As a confused adolescent it is easy to get stuck deciding whether to conform to what everyone else is doing and what is actually best for you as an individual. The pressure to conform as a youth is astoundingly strong, and it is hard to hang on to individualism when all you want is to be accepted by your peers. I remember my mom buying me a poster that read 'What is popular is not always right, and what is right is not always popular.' All clichés aside, back then, I took that advice to mean that I should rebel against the norm and in every situation seek to stand out from the crowd. To this day, I still might be what some people consider a nerd, a weirdo, or even a freak, but I’ve come into my own. And if anyone gives me a hard time about it, oh well, I like myself. Shrek the Musical is a tale all about being different, and how even those who have been scorned by society, can still find happiness if they are willing to embrace it.
William Steig started the Shrek frenzy in 1990 with his children’s book that told of a lonely ogre who finds companionship when he ventures out into the world, and learns how to open his heart to those who had long since feared him.
The name Shrek is derived from the German and Yiddish languages to mean “fear” or “terror,” which was what Shrek the ogre always instilled in the other creatures he encountered. Steig gives little explanation into Shrek’s disposition. The later Dreamworks movie series does delve slightly into why Shrek is so mean and distant. But the musical really focuses on the happenings that lead Shrek into his swamp of solitude.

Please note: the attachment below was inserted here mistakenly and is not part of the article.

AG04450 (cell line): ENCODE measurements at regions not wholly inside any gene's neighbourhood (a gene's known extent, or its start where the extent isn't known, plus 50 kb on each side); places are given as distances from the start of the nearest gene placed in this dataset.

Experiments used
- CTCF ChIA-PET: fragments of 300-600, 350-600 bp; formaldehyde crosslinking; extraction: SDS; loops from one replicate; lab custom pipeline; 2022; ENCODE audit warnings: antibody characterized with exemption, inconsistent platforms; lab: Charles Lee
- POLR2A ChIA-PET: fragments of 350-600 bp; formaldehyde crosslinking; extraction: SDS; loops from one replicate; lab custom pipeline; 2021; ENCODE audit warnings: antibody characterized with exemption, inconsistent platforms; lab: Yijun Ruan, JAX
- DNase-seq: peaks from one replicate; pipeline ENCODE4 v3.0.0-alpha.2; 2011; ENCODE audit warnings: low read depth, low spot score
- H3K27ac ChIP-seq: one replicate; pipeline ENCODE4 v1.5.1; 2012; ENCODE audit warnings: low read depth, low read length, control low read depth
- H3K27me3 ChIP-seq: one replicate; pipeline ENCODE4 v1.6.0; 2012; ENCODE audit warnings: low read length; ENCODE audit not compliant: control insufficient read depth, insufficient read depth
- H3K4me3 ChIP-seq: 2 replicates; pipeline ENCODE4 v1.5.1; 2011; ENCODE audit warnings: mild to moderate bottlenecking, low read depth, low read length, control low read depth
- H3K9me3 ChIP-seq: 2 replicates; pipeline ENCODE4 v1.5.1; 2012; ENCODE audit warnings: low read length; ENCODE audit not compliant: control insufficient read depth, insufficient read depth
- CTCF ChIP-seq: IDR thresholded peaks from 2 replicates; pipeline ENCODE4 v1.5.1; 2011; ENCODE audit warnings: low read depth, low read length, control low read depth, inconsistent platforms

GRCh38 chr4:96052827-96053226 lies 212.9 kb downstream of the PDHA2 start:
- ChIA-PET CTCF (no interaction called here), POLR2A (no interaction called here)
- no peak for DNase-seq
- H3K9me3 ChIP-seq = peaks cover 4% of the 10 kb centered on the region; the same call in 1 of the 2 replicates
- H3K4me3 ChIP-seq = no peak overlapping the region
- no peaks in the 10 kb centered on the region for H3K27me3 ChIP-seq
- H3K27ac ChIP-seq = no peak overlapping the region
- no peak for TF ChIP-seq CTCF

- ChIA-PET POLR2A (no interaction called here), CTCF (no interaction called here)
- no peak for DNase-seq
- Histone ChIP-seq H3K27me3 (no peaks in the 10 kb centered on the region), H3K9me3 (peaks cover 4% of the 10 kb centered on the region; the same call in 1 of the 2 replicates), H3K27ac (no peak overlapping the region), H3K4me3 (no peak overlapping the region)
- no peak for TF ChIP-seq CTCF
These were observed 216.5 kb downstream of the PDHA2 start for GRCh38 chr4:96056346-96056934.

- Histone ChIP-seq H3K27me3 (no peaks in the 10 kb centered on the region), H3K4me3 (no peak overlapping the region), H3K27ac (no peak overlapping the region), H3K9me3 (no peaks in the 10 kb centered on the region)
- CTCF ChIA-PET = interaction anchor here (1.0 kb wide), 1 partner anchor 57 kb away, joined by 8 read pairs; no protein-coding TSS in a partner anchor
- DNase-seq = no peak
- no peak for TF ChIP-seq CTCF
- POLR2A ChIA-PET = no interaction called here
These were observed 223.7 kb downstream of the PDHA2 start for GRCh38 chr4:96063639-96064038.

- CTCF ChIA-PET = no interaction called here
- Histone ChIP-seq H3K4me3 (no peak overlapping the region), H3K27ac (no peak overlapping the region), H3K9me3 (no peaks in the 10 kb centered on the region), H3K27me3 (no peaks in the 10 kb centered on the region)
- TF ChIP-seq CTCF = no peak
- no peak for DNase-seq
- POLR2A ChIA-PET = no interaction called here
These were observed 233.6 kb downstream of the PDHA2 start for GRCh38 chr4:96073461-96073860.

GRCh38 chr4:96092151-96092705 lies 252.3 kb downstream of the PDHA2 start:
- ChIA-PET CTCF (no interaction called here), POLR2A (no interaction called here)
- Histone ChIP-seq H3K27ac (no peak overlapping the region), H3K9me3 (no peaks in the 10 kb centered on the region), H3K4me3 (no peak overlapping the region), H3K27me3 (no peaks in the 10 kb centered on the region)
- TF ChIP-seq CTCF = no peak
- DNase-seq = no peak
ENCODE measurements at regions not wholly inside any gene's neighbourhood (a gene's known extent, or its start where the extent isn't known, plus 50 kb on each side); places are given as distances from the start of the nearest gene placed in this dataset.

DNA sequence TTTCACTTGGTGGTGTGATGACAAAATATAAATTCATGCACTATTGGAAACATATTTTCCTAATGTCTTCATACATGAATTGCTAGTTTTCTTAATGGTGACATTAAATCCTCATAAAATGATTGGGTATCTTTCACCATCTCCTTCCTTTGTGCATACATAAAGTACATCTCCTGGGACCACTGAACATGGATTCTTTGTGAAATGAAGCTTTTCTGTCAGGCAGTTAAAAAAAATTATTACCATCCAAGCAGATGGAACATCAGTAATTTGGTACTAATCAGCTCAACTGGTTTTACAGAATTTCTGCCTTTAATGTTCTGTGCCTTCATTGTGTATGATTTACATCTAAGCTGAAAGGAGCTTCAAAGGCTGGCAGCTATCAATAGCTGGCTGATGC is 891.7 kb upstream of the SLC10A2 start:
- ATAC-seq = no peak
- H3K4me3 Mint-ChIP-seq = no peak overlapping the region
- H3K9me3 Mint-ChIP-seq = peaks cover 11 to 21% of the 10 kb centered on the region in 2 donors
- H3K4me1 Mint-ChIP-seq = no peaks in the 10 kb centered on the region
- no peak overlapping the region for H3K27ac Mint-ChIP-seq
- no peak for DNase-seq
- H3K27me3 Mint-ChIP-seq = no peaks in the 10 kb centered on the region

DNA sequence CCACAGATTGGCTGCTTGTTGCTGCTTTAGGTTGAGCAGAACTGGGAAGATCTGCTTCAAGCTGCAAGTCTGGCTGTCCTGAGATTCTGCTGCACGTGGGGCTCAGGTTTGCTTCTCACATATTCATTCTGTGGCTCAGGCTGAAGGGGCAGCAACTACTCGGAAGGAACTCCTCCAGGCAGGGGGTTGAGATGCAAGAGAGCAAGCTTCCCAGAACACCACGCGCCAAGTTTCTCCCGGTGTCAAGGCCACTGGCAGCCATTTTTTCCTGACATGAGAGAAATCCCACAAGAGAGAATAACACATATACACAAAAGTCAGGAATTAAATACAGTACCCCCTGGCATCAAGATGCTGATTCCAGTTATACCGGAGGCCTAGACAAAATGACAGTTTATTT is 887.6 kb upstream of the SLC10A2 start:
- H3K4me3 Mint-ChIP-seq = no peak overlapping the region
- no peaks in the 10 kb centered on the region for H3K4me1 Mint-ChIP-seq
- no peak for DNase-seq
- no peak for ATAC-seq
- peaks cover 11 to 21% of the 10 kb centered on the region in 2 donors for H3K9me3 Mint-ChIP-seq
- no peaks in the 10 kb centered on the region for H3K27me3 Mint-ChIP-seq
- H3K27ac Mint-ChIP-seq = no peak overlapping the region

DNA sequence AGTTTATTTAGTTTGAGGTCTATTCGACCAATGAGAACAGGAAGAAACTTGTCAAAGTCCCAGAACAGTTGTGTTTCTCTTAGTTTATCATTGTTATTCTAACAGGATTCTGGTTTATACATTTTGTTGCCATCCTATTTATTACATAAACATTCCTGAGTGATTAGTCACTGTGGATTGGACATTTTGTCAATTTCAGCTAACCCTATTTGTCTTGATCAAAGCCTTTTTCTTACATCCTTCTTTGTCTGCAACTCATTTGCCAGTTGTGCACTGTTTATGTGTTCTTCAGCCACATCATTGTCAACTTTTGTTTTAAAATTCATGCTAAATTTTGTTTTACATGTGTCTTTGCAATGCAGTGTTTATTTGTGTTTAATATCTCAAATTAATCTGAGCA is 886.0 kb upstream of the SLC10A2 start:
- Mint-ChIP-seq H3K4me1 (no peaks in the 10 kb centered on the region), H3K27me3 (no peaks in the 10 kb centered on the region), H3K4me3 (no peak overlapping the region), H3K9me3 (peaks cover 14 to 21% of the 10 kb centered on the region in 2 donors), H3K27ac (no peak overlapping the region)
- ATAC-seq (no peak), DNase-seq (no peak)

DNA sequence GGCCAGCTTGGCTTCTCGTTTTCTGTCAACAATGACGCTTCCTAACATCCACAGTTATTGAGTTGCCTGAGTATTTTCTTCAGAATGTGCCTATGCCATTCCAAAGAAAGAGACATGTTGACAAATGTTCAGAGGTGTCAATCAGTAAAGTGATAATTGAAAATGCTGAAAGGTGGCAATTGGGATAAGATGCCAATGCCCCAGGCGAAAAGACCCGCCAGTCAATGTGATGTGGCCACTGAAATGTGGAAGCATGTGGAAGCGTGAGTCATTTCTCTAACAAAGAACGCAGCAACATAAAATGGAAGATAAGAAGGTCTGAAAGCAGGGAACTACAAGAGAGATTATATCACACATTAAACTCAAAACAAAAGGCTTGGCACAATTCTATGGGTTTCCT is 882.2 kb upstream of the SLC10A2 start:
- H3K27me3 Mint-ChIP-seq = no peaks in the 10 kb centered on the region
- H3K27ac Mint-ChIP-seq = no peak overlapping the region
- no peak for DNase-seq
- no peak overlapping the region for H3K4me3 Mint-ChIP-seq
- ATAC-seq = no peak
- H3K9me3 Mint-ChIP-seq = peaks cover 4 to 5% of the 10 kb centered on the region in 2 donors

In the latest book by lyricist David Lindsay-Abaire, Abaire shows both Shrek (Keven Quillon) and Princess Fiona (Haven Burton) being traumatically separated from their parents at a very young age. And though the Princess and the Ogre come from very different backgrounds, they are brought together by a common understanding of each other’s struggles.
Shrek the Musical, even more so than the animated series, focuses on the shame and the hurt that people can feel when society casts them aside for being different. It's an ode to anyone who has ever been denied that club membership, been shot down by someone who was "out of their league," or the person who looks totally normal on the outside, but only speaks Klingon in public. It’s a story about finding your own definition of normal, then uniting in pride with your fellow outcasts.
Shrek does bare some political substance in condemning Lord Farquaad, who is depicted as a fascist dictator determined to eliminate all impurities from his kingdom. The show also alludes to the current gay rights debate in the song ‘Let your Freak Flag Fly,’ where the show also makes perhaps an incidental comparison of homosexuals to fairies and misguided wooden boys, but nothing in theater is really an accident is it?
The stage show features many of the hilarious scenes you remember from the movie, peppered with a few added character details and of course, the addition of a full original score. The show uses puppetry and elaborate costumes (design by Tim Hatley and David Brian Brown) to bring about the zany animated feel of the shows’ cinematic predecessor. It’s easy to see why one of the musical’s eight Tony nominations in 2009 was for Best Costume Design.
The shining star of the production was in fact Lord Farquaad (David F.M. Vaughn). While his temper was, shall we say…short, his presence was large enough to steal the show. Flailing his tiny-tap dancing legs around like a Stretch Arm-Strong who lost his stretch, Vaughn's knees alone should win a prize for the role.
So be warned, this show contains scary ogres that can break a grown man in half with one easy snap, teeth that can rip through a dragon hide, and breath that can debilitate an entire royal army. But if you approach with an open-mind, you might find, that the only real threat is the fear in your own head.